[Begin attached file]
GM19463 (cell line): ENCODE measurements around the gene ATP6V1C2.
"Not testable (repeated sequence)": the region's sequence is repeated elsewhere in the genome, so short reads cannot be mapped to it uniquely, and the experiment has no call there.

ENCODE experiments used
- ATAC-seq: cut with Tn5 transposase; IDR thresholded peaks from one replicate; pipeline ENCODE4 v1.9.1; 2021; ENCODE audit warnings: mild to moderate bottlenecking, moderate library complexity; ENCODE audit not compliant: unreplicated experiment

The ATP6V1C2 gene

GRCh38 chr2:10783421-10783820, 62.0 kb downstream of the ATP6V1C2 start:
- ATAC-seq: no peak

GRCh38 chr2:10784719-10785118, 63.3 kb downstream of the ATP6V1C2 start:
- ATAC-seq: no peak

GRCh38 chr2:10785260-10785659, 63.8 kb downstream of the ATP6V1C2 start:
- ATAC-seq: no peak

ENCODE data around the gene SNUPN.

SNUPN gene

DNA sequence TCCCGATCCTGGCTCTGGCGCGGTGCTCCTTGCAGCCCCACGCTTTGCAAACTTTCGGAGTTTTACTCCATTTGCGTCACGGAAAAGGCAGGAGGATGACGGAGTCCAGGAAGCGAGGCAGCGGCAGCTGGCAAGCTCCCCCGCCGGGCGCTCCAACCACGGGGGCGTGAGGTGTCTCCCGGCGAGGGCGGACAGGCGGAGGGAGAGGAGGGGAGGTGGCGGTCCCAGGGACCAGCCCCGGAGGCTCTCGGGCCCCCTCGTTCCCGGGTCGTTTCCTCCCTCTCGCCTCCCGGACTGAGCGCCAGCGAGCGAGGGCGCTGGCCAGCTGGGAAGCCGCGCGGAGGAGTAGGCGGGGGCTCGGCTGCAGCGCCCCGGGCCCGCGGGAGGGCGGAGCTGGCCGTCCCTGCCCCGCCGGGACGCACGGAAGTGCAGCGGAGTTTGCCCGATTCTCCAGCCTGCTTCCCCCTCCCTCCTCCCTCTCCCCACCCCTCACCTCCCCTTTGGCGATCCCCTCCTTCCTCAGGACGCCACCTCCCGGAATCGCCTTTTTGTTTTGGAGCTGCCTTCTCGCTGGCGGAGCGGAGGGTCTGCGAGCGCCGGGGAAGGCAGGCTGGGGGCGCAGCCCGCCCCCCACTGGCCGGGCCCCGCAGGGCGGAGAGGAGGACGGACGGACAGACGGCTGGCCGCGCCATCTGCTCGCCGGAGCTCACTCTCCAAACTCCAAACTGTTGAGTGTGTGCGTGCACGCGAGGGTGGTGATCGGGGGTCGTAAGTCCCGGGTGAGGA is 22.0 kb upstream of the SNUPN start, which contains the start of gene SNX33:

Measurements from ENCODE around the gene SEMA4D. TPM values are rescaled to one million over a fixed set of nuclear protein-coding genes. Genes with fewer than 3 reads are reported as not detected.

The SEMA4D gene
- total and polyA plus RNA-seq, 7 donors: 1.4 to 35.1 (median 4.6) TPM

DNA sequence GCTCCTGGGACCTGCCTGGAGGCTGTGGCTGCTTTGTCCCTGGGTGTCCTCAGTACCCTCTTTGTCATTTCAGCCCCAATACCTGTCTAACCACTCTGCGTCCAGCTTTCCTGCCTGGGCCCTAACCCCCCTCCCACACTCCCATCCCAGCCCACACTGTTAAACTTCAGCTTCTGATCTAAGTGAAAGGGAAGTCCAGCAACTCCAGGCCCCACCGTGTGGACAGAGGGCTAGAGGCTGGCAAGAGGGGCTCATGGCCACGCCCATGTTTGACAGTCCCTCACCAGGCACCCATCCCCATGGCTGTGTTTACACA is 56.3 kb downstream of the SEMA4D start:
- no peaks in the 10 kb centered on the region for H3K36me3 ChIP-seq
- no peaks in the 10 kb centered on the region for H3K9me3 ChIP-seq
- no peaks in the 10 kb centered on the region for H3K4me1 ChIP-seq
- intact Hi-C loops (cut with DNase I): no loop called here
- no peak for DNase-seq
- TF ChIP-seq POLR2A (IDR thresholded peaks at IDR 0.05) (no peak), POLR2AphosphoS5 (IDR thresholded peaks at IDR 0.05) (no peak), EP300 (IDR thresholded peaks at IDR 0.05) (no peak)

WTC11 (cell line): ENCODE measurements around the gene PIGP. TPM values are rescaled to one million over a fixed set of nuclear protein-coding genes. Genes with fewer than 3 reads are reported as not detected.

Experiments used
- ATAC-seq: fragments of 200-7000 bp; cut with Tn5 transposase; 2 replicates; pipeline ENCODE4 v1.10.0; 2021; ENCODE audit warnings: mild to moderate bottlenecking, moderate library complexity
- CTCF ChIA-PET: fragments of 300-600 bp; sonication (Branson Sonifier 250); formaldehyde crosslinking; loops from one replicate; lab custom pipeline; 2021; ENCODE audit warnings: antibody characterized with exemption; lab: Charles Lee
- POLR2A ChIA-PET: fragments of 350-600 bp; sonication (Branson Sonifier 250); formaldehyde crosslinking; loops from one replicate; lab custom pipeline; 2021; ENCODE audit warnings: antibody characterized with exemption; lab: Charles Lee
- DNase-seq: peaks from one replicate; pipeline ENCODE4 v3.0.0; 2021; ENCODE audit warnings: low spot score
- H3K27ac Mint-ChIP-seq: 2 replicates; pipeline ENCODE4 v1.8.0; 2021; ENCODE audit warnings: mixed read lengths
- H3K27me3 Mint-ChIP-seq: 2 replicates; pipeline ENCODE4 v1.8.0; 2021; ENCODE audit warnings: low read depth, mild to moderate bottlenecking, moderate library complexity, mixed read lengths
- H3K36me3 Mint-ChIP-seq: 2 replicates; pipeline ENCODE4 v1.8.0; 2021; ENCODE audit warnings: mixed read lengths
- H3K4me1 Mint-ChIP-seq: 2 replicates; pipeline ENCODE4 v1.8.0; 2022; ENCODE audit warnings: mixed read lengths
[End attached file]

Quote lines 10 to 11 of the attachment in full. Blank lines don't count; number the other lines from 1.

GRCh38 chr2:10785260-10785659, 63.8 kb downstream of the ATP6V1C2 start:
- ATAC-seq: no peak